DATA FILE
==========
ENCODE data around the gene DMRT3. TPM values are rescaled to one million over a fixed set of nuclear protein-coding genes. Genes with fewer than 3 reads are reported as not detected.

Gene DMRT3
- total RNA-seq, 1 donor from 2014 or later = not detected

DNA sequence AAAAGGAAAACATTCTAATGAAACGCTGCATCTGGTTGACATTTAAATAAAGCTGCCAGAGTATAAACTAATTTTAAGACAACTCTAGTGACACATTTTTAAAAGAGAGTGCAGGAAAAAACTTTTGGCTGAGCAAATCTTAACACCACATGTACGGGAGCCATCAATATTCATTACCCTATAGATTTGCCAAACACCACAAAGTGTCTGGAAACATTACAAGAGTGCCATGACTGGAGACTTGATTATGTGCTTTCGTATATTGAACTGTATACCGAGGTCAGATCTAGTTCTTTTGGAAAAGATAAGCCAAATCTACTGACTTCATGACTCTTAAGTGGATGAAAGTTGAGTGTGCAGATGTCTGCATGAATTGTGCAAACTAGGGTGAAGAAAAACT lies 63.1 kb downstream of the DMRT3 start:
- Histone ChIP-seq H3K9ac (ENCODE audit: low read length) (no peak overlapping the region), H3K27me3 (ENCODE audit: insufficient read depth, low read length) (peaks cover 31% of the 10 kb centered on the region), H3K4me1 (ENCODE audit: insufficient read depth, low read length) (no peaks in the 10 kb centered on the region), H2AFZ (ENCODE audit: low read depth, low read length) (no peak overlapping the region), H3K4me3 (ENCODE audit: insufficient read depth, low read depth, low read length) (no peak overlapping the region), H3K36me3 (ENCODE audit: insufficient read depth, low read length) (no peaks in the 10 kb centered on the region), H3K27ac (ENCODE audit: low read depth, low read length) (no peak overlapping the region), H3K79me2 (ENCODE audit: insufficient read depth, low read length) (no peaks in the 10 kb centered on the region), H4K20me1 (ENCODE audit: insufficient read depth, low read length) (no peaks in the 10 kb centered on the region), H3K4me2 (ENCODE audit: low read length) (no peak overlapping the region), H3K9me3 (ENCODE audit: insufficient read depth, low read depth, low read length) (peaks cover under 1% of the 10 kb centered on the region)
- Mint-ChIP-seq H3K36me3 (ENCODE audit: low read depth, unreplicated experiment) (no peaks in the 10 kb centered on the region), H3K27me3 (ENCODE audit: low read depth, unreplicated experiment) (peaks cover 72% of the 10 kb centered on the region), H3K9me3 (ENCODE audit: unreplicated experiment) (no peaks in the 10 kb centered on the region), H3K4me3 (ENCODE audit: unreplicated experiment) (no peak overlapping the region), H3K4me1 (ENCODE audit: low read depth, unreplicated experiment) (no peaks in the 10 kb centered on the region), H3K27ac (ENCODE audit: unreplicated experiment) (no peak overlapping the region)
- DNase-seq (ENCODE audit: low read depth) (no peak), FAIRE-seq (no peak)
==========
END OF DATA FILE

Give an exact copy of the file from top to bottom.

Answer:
ENCODE data around the gene DMRT3. TPM values are rescaled to one million over a fixed set of nuclear protein-coding genes. Genes with fewer than 3 reads are reported as not detected.

Gene DMRT3
- total RNA-seq, 1 donor from 2014 or later = not detected

DNA sequence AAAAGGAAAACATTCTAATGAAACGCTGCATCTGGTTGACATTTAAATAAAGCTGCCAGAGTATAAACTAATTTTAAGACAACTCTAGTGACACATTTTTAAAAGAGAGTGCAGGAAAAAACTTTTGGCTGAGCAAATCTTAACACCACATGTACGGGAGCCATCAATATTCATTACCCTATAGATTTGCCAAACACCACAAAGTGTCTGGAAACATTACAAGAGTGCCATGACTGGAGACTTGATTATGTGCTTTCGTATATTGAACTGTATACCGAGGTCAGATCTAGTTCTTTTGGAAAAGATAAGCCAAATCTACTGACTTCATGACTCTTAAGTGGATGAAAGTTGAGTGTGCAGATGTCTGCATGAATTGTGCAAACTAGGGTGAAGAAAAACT lies 63.1 kb downstream of the DMRT3 start:
- Histone ChIP-seq H3K9ac (ENCODE audit: low read length) (no peak overlapping the region), H3K27me3 (ENCODE audit: insufficient read depth, low read length) (peaks cover 31% of the 10 kb centered on the region), H3K4me1 (ENCODE audit: insufficient read depth, low read length) (no peaks in the 10 kb centered on the region), H2AFZ (ENCODE audit: low read depth, low read length) (no peak overlapping the region), H3K4me3 (ENCODE audit: insufficient read depth, low read depth, low read length) (no peak overlapping the region), H3K36me3 (ENCODE audit: insufficient read depth, low read length) (no peaks in the 10 kb centered on the region), H3K27ac (ENCODE audit: low read depth, low read length) (no peak overlapping the region), H3K79me2 (ENCODE audit: insufficient read depth, low read length) (no peaks in the 10 kb centered on the region), H4K20me1 (ENCODE audit: insufficient read depth, low read length) (no peaks in the 10 kb centered on the region), H3K4me2 (ENCODE audit: low read length) (no peak overlapping the region), H3K9me3 (ENCODE audit: insufficient read depth, low read depth, low read length) (peaks cover under 1% of the 10 kb centered on the region)
- Mint-ChIP-seq H3K36me3 (ENCODE audit: low read depth, unreplicated experiment) (no peaks in the 10 kb centered on the region), H3K27me3 (ENCODE audit: low read depth, unreplicated experiment) (peaks cover 72% of the 10 kb centered on the region), H3K9me3 (ENCODE audit: unreplicated experiment) (no peaks in the 10 kb centered on the region), H3K4me3 (ENCODE audit: unreplicated experiment) (no peak overlapping the region), H3K4me1 (ENCODE audit: low read depth, unreplicated experiment) (no peaks in the 10 kb centered on the region), H3K27ac (ENCODE audit: unreplicated experiment) (no peak overlapping the region)
- DNase-seq (ENCODE audit: low read depth) (no peak), FAIRE-seq (no peak)